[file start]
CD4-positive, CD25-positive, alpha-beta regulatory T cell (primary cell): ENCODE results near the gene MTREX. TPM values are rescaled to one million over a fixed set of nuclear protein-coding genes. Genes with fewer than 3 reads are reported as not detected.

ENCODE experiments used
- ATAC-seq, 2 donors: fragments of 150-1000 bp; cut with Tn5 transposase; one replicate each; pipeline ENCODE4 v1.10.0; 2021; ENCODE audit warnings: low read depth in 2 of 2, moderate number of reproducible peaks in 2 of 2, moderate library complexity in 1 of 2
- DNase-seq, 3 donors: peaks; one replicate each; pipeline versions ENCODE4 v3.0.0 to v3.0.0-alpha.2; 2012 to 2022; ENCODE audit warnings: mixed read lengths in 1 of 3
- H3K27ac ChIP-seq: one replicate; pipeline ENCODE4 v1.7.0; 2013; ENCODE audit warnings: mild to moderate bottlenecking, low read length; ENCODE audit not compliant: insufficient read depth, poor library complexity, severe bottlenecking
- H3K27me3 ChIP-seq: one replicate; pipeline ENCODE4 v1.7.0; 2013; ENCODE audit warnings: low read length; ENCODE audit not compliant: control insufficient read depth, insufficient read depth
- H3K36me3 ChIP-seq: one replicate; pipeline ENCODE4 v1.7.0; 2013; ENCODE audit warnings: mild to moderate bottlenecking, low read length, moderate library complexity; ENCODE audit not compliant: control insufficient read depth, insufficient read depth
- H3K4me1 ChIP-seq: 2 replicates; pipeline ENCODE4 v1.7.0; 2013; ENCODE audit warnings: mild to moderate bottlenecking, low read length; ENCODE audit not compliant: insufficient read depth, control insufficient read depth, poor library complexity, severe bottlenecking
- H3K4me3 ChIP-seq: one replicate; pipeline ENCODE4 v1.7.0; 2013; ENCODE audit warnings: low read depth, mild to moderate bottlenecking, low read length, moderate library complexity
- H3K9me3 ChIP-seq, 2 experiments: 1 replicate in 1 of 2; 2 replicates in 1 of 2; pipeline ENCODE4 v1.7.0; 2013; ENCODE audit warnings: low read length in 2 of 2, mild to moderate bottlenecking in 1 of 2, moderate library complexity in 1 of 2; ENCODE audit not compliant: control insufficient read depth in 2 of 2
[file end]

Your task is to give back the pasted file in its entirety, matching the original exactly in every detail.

CD4-positive, CD25-positive, alpha-beta regulatory T cell (primary cell): ENCODE results near the gene MTREX. TPM values are rescaled to one million over a fixed set of nuclear protein-coding genes. Genes with fewer than 3 reads are reported as not detected.

ENCODE experiments used
- ATAC-seq, 2 donors: fragments of 150-1000 bp; cut with Tn5 transposase; one replicate each; pipeline ENCODE4 v1.10.0; 2021; ENCODE audit warnings: low read depth in 2 of 2, moderate number of reproducible peaks in 2 of 2, moderate library complexity in 1 of 2
- DNase-seq, 3 donors: peaks; one replicate each; pipeline versions ENCODE4 v3.0.0 to v3.0.0-alpha.2; 2012 to 2022; ENCODE audit warnings: mixed read lengths in 1 of 3
- H3K27ac ChIP-seq: one replicate; pipeline ENCODE4 v1.7.0; 2013; ENCODE audit warnings: mild to moderate bottlenecking, low read length; ENCODE audit not compliant: insufficient read depth, poor library complexity, severe bottlenecking
- H3K27me3 ChIP-seq: one replicate; pipeline ENCODE4 v1.7.0; 2013; ENCODE audit warnings: low read length; ENCODE audit not compliant: control insufficient read depth, insufficient read depth
- H3K36me3 ChIP-seq: one replicate; pipeline ENCODE4 v1.7.0; 2013; ENCODE audit warnings: mild to moderate bottlenecking, low read length, moderate library complexity; ENCODE audit not compliant: control insufficient read depth, insufficient read depth
- H3K4me1 ChIP-seq: 2 replicates; pipeline ENCODE4 v1.7.0; 2013; ENCODE audit warnings: mild to moderate bottlenecking, low read length; ENCODE audit not compliant: insufficient read depth, control insufficient read depth, poor library complexity, severe bottlenecking
- H3K4me3 ChIP-seq: one replicate; pipeline ENCODE4 v1.7.0; 2013; ENCODE audit warnings: low read depth, mild to moderate bottlenecking, low read length, moderate library complexity
- H3K9me3 ChIP-seq, 2 experiments: 1 replicate in 1 of 2; 2 replicates in 1 of 2; pipeline ENCODE4 v1.7.0; 2013; ENCODE audit warnings: low read length in 2 of 2, mild to moderate bottlenecking in 1 of 2, moderate library complexity in 1 of 2; ENCODE audit not compliant: control insufficient read depth in 2 of 2